Sunday, February 27, 2011

Imagining (Beyond) the "Thin" Beauty Ideal

Last week was Eating Disorder Awareness Week, and I wanted to honor that important issue on my blog. 

In my "Imagining (Beyond) the Body" course, we have been talking about society's construction of perfection and the pressures to live up to the thin beauty ideal that only 5% of the population can ever achieve normally. For example, have you ever considered why advertisements geared towards women sell "bite-sized" pieces? Think about it. Women cannot indulge by eating an actual bar of candy because they would never want to become "fat" or "undesirable." Advertisers perpetuate the idea that eating is indulgent (only for women) and cannot be a source of enjoyment because women should always be fretting about their weight. For more information, you can consult Susan Bordo's Unbearable Weight: Feminism, Western Culture, and the Body and Naomi Wolf's The Beauty Myth.

Also, my friend Hillary sent me a great article about "fully embracing the joy of good food" without a gender stereotype:

The author references a commercial for the "Skinny" Pepsi can. I found an ad that I wanted to share. Take a look:

Body image has been a topic of interest for me over the last few years. Here's an excerpt from a paper I wrote last year:

Nineteen years of being subjected to the thin, voluptuous, young, and fit beauty ideal have taught me that it is never enough to be who I am, and I have spent the last few years breaking out of that body image prison. As an acne-ridden insecure teenager, I longed to be those teens on television with perfect looks and petty drama, but as a wiser college student, I have learned it is okay to like myself the way I am. When I look in the mirror, I see myself as beautiful because of my independence, compassion, and intelligence, yet I constantly feel the pressure to dislike something about myself.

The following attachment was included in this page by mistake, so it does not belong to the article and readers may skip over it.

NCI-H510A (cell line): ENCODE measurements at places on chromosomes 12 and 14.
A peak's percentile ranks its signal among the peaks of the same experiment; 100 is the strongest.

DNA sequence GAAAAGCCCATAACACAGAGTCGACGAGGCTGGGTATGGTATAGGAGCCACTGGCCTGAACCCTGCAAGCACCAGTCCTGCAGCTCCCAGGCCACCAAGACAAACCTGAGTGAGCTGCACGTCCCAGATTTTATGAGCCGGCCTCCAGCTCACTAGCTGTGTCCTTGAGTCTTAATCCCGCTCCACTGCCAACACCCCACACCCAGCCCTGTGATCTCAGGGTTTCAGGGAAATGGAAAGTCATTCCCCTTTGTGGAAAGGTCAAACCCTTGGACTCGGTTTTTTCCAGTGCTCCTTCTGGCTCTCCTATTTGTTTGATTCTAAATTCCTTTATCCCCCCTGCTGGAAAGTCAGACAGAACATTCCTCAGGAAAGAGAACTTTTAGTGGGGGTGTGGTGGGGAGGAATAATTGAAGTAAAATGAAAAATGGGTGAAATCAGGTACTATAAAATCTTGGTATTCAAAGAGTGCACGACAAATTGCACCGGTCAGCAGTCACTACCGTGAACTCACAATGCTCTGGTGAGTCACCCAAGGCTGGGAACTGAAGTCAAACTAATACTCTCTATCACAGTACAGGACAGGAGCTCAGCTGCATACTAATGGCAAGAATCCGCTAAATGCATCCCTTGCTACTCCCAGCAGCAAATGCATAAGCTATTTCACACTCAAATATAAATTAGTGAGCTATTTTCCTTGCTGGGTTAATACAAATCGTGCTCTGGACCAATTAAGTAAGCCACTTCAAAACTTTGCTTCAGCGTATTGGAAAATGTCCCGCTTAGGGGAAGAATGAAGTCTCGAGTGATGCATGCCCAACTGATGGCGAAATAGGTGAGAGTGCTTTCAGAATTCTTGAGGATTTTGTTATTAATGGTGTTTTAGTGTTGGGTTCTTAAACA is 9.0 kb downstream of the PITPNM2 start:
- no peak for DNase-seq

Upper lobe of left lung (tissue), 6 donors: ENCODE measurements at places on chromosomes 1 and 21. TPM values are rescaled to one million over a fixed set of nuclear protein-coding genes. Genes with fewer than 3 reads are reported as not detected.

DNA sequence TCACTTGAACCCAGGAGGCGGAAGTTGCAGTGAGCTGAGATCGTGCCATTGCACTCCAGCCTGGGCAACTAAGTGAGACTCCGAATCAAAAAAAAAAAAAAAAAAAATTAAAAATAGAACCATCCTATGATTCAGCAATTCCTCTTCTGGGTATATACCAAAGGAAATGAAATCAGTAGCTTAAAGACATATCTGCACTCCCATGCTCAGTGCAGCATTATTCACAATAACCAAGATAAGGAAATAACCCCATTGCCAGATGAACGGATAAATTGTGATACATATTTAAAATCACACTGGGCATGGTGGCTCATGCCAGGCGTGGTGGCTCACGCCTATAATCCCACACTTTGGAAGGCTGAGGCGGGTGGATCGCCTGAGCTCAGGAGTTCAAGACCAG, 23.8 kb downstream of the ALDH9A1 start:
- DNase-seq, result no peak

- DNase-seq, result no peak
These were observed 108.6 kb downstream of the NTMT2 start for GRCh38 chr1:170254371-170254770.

My friends tear their bodies and self-esteem down, and I find those insecurities seeping into my self-confidence, slowly chipping away at it. After conversations with them, I wonder: Should I have had that piece of cake or should I be going to the gym once a day like them? It reminds me of a scene in Mean Girls where the “mean girls” are standing in front of a mirror pointing out their body flaws, and the newcomer Cady played by Lindsay Lohan feels that she needs to point out a few and play along. During those moments of self-doubt, I feel immense pressure to look a certain way, and it hits me how much strength it takes to fight those thoughts and see myself as the beautiful person I am. The question is how to build that strength in young girls who are overexposed to a body type only five percent of the female population in our society has (223). 

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